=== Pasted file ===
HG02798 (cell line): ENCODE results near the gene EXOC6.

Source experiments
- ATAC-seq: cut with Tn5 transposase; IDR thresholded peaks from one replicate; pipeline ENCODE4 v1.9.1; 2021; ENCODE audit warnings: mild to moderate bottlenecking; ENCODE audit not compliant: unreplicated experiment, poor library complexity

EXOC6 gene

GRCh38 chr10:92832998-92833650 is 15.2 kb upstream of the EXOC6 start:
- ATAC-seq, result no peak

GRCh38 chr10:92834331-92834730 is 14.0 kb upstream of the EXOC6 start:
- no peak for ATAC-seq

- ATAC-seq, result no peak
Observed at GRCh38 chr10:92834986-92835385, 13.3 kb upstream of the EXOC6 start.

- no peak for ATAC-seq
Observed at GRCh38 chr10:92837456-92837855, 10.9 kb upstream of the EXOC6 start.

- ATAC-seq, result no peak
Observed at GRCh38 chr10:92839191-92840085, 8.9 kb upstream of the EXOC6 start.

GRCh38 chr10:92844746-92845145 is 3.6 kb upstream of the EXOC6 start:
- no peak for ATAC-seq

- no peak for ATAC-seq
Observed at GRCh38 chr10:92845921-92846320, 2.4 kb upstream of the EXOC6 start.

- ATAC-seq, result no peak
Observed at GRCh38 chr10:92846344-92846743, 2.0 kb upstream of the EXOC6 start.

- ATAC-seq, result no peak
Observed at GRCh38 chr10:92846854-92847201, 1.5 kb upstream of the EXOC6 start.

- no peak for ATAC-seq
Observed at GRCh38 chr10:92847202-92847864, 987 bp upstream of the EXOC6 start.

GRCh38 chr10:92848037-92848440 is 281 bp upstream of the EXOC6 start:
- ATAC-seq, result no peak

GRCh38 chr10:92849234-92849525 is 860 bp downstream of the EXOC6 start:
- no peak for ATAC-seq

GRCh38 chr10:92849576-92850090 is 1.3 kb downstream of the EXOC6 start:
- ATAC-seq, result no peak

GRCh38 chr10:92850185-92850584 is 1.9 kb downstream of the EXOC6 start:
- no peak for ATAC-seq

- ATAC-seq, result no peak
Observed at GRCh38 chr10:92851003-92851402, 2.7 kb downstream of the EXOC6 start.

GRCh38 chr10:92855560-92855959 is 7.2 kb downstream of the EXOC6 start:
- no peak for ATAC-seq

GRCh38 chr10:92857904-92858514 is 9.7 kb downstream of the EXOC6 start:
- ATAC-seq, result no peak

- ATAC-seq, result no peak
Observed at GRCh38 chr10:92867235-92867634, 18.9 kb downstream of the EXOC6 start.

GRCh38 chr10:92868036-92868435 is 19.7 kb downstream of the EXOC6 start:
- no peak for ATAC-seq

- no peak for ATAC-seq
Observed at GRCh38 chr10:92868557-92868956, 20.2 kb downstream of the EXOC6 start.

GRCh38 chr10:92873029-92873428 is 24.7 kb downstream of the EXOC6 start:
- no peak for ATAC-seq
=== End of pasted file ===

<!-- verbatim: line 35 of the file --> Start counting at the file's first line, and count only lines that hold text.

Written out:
GRCh38 chr10:92855560-92855959 is 7.2 kb downstream of the EXOC6 start: